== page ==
Fixed-Rate Mortgage Rates Slide To Another New Low This Week, According To Freddie Mac Survey
August 16, 2002
One-Year ARM Rises Very Slightly
McLean, VA – In Freddie Mac's Primary Mortgage Market Survey, the 30-year fixed-rate mortgage (FRM) averaged 6.22 percent, with an average 0.6 point, for the week ending August 16, 2002, falling from 6.31 percent last week. Last year at this time, the 30-year FRM averaged 6.92 percent. This week's figure breaks the previous 32-year low in Freddie Mac's survey that was recorded last week.
The average for the 15-year FRM this week is 5.63 percent, with an average 0.5 point, down from last week's average of 5.69 percent. A year ago, the 15-year FRM averaged 6.48 percent. This continues to be the lowest the 15-year FRM has been since Freddie Mac started tracking it in August of 1991.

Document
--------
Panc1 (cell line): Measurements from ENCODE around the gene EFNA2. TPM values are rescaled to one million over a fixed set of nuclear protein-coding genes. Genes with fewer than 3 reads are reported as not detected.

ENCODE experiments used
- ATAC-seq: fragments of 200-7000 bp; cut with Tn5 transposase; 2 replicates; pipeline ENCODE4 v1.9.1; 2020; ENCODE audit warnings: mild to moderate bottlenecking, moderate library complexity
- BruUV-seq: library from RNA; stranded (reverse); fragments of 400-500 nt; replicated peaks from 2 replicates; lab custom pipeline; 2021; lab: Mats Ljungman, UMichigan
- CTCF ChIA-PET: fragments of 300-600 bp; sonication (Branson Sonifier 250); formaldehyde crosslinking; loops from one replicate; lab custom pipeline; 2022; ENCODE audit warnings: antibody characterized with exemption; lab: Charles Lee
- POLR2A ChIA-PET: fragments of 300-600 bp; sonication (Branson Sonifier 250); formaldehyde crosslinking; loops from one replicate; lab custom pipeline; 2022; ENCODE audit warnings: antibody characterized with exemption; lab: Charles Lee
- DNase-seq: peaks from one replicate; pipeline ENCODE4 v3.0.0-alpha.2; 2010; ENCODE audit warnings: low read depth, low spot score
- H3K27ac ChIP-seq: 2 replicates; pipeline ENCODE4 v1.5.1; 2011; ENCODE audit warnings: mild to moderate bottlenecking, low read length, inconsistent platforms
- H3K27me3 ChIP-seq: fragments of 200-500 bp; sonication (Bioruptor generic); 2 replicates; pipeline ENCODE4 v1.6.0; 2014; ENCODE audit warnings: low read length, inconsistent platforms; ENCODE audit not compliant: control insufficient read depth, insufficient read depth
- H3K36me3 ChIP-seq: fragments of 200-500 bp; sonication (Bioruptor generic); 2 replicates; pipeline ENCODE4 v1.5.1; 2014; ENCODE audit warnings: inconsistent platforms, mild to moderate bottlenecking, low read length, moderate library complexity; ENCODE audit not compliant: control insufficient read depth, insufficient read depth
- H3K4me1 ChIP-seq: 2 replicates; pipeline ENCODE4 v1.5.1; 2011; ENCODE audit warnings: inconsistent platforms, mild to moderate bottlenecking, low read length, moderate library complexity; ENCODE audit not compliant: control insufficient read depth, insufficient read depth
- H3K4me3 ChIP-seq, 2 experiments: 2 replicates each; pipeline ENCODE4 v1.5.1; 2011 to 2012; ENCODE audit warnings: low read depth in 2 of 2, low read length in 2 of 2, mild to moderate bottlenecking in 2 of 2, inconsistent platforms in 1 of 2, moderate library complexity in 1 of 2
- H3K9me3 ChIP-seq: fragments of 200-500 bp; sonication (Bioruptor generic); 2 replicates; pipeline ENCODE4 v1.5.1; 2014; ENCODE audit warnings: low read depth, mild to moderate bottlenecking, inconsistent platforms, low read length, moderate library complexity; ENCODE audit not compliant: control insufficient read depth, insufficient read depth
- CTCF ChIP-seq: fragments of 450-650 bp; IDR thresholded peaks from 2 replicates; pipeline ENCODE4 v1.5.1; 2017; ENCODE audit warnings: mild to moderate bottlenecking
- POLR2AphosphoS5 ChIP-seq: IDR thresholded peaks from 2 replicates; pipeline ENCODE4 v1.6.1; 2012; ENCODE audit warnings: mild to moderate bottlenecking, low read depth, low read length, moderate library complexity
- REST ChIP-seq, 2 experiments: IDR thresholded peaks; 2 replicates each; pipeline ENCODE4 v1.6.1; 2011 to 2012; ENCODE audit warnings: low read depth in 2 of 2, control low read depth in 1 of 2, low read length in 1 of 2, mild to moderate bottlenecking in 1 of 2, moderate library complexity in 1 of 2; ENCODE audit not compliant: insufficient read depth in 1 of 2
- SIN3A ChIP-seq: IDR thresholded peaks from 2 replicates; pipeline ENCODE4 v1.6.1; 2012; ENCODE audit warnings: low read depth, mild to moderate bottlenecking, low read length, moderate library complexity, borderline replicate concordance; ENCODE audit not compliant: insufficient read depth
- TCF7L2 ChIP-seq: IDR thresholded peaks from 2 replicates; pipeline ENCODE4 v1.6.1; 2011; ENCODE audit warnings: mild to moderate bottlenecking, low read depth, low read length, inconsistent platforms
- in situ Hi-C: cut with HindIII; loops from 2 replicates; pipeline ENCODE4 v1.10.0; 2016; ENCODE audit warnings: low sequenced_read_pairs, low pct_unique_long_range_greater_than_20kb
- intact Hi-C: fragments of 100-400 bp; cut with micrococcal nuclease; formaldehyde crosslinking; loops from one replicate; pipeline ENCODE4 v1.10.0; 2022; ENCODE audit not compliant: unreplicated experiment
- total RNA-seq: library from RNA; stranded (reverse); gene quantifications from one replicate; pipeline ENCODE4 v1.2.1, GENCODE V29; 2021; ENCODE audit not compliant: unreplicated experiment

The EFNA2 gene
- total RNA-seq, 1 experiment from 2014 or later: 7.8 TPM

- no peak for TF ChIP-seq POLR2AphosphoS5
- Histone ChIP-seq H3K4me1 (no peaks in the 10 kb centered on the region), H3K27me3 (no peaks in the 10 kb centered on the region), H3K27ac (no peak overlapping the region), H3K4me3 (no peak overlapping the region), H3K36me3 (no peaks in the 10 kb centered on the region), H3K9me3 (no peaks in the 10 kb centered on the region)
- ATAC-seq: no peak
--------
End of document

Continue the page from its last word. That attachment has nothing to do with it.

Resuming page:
One-year Treasury-indexed adjustable-rate mortgages (ARMs) averaged 4.39 percent this week, with an average 0.6 point, up slightly from last week's average of 4.37 percent. This time last year, the one-year ARM averaged 5.71 percent.
(Average commitment rates should be reported along with average fees and points to reflect the total cost of obtaining the mortgage.)
"The Fed's acknowledgement of weakness in the economy and a flight to quality in the bond market caused fixed-rate mortgage rates to slide further," said Frank Nothaft, Freddie Mac chief economist. "And low mortgage rates certainly help offset rising home values, making housing more affordable for a larger pool of homebuyers.
"Our current forecast predicts that although mortgage rates will fluctuate over the rest of the year, fixed-rate mortgages in particular will remain at near record levels for the rest of the year."
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Source: Freddie Mac
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